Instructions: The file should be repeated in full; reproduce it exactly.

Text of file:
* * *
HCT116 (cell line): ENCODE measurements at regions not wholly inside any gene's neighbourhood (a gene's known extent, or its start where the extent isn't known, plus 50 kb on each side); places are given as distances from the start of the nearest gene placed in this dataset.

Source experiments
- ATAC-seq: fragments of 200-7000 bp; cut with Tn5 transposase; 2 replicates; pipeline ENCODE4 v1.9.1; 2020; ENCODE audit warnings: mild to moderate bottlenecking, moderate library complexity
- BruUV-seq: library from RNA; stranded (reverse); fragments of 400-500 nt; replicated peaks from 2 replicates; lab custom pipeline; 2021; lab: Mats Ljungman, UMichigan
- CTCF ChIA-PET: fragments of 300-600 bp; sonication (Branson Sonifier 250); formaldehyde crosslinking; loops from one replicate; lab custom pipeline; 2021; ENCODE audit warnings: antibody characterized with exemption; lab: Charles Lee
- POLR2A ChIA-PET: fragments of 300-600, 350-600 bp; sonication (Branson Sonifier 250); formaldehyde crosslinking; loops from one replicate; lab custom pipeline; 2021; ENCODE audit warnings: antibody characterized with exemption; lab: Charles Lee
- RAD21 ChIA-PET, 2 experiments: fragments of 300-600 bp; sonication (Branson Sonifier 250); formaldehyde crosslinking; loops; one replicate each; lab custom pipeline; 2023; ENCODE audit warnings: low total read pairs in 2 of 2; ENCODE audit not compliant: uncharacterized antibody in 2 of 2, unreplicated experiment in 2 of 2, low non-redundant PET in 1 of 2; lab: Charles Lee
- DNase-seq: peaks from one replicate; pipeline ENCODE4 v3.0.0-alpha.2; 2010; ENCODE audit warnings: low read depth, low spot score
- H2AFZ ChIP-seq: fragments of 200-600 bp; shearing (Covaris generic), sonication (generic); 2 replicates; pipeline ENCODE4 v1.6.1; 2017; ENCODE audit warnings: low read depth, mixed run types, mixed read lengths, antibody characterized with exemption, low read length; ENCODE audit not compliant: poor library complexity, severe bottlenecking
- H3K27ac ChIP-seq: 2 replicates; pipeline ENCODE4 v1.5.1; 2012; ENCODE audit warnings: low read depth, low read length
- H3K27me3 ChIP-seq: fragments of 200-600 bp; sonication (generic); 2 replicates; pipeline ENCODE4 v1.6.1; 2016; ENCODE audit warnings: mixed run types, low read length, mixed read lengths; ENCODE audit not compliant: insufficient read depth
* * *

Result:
HCT116 (cell line): ENCODE measurements at regions not wholly inside any gene's neighbourhood (a gene's known extent, or its start where the extent isn't known, plus 50 kb on each side); places are given as distances from the start of the nearest gene placed in this dataset.

Source experiments
- ATAC-seq: fragments of 200-7000 bp; cut with Tn5 transposase; 2 replicates; pipeline ENCODE4 v1.9.1; 2020; ENCODE audit warnings: mild to moderate bottlenecking, moderate library complexity
- BruUV-seq: library from RNA; stranded (reverse); fragments of 400-500 nt; replicated peaks from 2 replicates; lab custom pipeline; 2021; lab: Mats Ljungman, UMichigan
- CTCF ChIA-PET: fragments of 300-600 bp; sonication (Branson Sonifier 250); formaldehyde crosslinking; loops from one replicate; lab custom pipeline; 2021; ENCODE audit warnings: antibody characterized with exemption; lab: Charles Lee
- POLR2A ChIA-PET: fragments of 300-600, 350-600 bp; sonication (Branson Sonifier 250); formaldehyde crosslinking; loops from one replicate; lab custom pipeline; 2021; ENCODE audit warnings: antibody characterized with exemption; lab: Charles Lee
- RAD21 ChIA-PET, 2 experiments: fragments of 300-600 bp; sonication (Branson Sonifier 250); formaldehyde crosslinking; loops; one replicate each; lab custom pipeline; 2023; ENCODE audit warnings: low total read pairs in 2 of 2; ENCODE audit not compliant: uncharacterized antibody in 2 of 2, unreplicated experiment in 2 of 2, low non-redundant PET in 1 of 2; lab: Charles Lee
- DNase-seq: peaks from one replicate; pipeline ENCODE4 v3.0.0-alpha.2; 2010; ENCODE audit warnings: low read depth, low spot score
- H2AFZ ChIP-seq: fragments of 200-600 bp; shearing (Covaris generic), sonication (generic); 2 replicates; pipeline ENCODE4 v1.6.1; 2017; ENCODE audit warnings: low read depth, mixed run types, mixed read lengths, antibody characterized with exemption, low read length; ENCODE audit not compliant: poor library complexity, severe bottlenecking
- H3K27ac ChIP-seq: 2 replicates; pipeline ENCODE4 v1.5.1; 2012; ENCODE audit warnings: low read depth, low read length
- H3K27me3 ChIP-seq: fragments of 200-600 bp; sonication (generic); 2 replicates; pipeline ENCODE4 v1.6.1; 2016; ENCODE audit warnings: mixed run types, low read length, mixed read lengths; ENCODE audit not compliant: insufficient read depth